The Pentagon Papers, officially titled United States – Vietnam Relations, 1945–1967: A Study Prepared by the Department of Defense, is a United States Department of Defense history of the United States' political-military involvement in Vietnam from 1945 to 1967. The papers were first brought to the attention of the public on the front page of the New York Times in 1971.A 1996 article in The New York Times said that the Pentagon Papers "demonstrated, among other things, that the Johnson Administration had systematically lied, not only to the public but also to Congress, about a subject of transcendent national interest and significance". The report was declassified and publicly released in June 2011.
Secretary of Defense Robert McNamara created the Vietnam Study Task Force on June 17, 1967, for the purpose of writing an "encyclopedic history of the Vietnam War". The secretary's motivation for commissioning the study is unclear. McNamara claimed that he wanted to leave a written record for historians, but kept the study secret from the rest of the Johnson administration. Neither President Lyndon Johnson nor Secretary of State Dean Rusk knew about the study until its publication; they believed McNamara might have planned to give the work to his friend Robert F. Kennedy, who sought the Democratic presidential nomination in 1968.
Instead of using existing Defense Department historians, McNamara assigned his close aide and Assistant Secretary of Defense John T. McNaughton, McNaughton's aide Morton H. Halperin, and Defense Department official Leslie H. Gelb to lead the task force. Thirty-six analysts - half of them active-duty military officers, the rest academics and civilian federal employees - worked on the study. The analysts largely used existing files in the Office of the Secretary of Defense and did no interviews or consultations with the armed forces, with the White House, or with other federal agencies in order to keep the study secret from others, including National Security Advisor Walt W. Rostow.
McNamara left the Defense Department in February 1968 and his successor Clark M. Clifford received the finished study on 15 January 1969, five days before Richard Nixon's inauguration - although Clifford claimed he never read it. The study comprised 3,000 pages of historical analysis and 4,000 pages of original government documents in 47 volumes, and was classified as "Top Secret - Sensitive". ("Sensitive" is not an official security designation; it meant that the study's publication would be embarrassing.) The task force published 15 copies; the think-tank RAND Corp received two of the copies from Gelb, Halperin, and Paul Warnke, with access granted if two of the three approved.
Daniel Ellsberg knew the leaders of the task force well. He had worked as an aide to McNaughton from 1964 to 1965, had worked on the study for several months in 1967, and in 1969 Gelb and Halperin approved his access to the work at RAND. Now opposing the war, Ellsberg and his friend Anthony Russo photocopied the study in October 1969 intending to disclose it. He approached Nixon's National Security Advisor Henry Kissinger, Senators William Fulbright and George McGovern, and others, but none were interested.
In February 1971 Ellsberg discussed the study with New York Times reporter Neil Sheehan, and gave 43 of the volumes to him in March. The Times began publishing excerpts on June 13, 1971; the first article in the series was titled "Vietnam Archive: Pentagon Study Traces Three Decades of Growing US Involvement". The name "Pentagon Papers" for the study arose during the resulting media publicity.  Street protests, political controversy and lawsuits followed.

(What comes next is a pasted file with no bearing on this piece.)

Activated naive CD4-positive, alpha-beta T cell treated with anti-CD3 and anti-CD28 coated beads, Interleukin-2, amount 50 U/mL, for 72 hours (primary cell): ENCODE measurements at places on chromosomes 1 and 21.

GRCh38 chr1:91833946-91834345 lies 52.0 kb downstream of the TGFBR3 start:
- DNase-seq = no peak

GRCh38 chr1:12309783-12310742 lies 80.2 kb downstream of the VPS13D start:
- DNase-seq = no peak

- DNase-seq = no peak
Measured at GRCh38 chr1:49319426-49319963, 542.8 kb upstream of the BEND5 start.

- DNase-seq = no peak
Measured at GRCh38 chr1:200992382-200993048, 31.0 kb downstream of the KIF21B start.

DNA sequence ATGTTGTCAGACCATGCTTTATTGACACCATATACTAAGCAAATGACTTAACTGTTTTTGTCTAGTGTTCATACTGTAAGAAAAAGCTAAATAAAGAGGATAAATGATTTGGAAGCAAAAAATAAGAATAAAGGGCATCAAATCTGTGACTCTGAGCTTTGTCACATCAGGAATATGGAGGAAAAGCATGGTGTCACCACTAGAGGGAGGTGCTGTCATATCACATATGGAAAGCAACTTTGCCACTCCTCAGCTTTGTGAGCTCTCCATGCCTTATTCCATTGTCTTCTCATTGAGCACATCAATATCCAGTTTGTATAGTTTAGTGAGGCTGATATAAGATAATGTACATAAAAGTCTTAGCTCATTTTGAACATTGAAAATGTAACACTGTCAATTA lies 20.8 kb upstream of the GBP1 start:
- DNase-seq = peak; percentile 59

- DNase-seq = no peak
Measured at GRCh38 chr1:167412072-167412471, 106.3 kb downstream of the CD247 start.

To ensure the possibility of public debate about the content of the papers, on June 29, US Senator Mike Gravel (then Democrat, Alaska) entered 4,100 pages of the Papers to the record of his Subcommittee on Public Buildings and Grounds. These portions of the Papers were subsequently published by Beacon Press, the publishing arm of the Unitarian Universalist Association of Congregations.
Article I, Section 6 of the United States Constitution provides that "for any Speech or Debate in either House, [a Senator or Representative] shall not be questioned in any other Place", thus the Senator could not be prosecuted for anything said on the Senate floor, and, by extension, for anything entered to the Congressional Record, allowing the Papers to be publicly read without threat of a treason trial and conviction. This was confirmed by the Supreme Court in the decision Gravel v. United States.
Later, Ellsberg said the documents "demonstrated unconstitutional behavior by a succession of presidents, the violation of their oath and the violation of the oath of every one of their subordinates". He added that he leaked the Papers to end what he perceived to be "a wrongful war".
The Papers revealed that the U.S. had deliberately expanded its war with bombing of Cambodia and Laos, coastal raids on North Vietnam, and Marine Corps attacks, none of which had been reported by media in the US. The most damaging revelations in the papers revealed that four administrations, from Truman to Johnson, had misled the public regarding their intentions. For example, the John F. Kennedy administration had planned to overthrow South Vietnamese leader Ngo Dinh Diem before his death in a November 1963 coup. President Johnson had decided to expand the war while promising "we seek no wider war" during his 1964 presidential campaign, including plans to bomb North Vietnam well before the 1964 Election. President Johnson had been outspoken against doing so during the election and claimed that his opponent Barry Goldwater was the one that wanted to bomb North Vietnam.
In another example, a memo from the Defense Department under the Johnson Administration listed the reasons for American persistence:
Another controversy was that President Johnson sent combat troops to Vietnam by July 17, 1965, before pretending to consult his advisors on July 21–July 27, per the cable stating that "Deputy Secretary of Defense Cyrus Vance informs McNamara that President had approved 34 Battalion Plan and will try to push through reserve call-up." In 1988, when that cable was declassified, it revealed "there was a continuing uncertainty as to [Johnson's] final decision, which would have to await Secretary McNamara's recommendation and the views of Congressional leaders, particularly the views of Senator [Richard] Russell."